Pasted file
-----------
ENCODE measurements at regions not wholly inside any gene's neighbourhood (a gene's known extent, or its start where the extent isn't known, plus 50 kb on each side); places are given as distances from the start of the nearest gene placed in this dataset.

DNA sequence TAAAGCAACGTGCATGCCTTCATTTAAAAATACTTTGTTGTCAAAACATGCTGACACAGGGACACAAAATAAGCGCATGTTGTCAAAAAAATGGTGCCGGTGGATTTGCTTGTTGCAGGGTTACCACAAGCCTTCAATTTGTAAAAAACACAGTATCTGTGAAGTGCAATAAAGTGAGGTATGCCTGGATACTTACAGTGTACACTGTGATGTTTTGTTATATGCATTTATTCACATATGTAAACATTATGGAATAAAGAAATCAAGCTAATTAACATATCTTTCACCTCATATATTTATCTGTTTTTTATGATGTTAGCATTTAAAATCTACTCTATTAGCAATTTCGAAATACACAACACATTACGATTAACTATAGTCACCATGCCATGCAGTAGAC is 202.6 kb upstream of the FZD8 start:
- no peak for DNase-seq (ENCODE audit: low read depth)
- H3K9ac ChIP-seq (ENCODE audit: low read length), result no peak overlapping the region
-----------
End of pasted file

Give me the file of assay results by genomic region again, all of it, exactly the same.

ENCODE measurements at regions not wholly inside any gene's neighbourhood (a gene's known extent, or its start where the extent isn't known, plus 50 kb on each side); places are given as distances from the start of the nearest gene placed in this dataset.

DNA sequence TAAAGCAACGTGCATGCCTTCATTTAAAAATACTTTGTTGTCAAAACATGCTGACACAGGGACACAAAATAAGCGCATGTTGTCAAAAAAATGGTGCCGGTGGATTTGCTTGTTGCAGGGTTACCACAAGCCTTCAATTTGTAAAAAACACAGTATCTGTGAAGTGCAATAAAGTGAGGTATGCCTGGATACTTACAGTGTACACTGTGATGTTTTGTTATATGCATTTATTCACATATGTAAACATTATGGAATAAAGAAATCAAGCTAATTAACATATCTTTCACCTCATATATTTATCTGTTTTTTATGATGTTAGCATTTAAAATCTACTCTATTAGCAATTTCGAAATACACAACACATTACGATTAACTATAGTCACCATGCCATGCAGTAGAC is 202.6 kb upstream of the FZD8 start:
- no peak for DNase-seq (ENCODE audit: low read depth)
- H3K9ac ChIP-seq (ENCODE audit: low read length), result no peak overlapping the region